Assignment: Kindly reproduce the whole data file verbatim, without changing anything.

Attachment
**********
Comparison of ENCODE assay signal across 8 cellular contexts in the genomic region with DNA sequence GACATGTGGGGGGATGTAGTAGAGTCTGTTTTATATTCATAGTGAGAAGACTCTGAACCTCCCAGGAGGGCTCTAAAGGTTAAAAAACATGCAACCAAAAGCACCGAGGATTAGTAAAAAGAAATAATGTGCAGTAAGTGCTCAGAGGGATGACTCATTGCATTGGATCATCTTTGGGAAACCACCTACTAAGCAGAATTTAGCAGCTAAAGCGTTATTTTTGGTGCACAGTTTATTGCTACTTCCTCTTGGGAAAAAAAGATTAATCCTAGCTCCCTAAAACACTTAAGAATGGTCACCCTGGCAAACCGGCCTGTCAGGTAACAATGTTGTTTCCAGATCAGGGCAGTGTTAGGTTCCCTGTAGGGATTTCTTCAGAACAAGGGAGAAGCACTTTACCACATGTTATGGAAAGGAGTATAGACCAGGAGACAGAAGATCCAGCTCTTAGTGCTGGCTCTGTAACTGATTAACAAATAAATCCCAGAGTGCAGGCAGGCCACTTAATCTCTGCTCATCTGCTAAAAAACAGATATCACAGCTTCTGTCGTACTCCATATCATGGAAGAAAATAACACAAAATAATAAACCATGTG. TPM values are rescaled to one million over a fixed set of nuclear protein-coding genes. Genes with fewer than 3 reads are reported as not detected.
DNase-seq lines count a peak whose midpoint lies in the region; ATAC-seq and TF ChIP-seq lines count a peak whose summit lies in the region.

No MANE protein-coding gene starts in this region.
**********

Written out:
Comparison of ENCODE assay signal across 8 cellular contexts in the genomic region with DNA sequence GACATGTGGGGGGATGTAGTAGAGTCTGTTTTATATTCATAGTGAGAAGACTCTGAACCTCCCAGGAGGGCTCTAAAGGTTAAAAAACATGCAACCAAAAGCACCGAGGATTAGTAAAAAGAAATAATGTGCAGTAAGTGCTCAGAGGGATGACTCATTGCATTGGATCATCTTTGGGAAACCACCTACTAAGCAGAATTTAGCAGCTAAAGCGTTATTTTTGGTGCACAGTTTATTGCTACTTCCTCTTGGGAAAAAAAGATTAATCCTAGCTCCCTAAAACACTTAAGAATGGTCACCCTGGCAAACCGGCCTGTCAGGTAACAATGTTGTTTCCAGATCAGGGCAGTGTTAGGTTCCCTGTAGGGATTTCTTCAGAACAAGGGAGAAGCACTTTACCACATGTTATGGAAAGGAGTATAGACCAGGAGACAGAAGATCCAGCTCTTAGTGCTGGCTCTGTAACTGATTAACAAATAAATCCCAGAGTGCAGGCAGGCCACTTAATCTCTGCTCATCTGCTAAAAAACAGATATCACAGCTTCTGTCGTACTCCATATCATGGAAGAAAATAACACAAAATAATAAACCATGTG. TPM values are rescaled to one million over a fixed set of nuclear protein-coding genes. Genes with fewer than 3 reads are reported as not detected.
DNase-seq lines count a peak whose midpoint lies in the region; ATAC-seq and TF ChIP-seq lines count a peak whose summit lies in the region.

No MANE protein-coding gene starts in this region.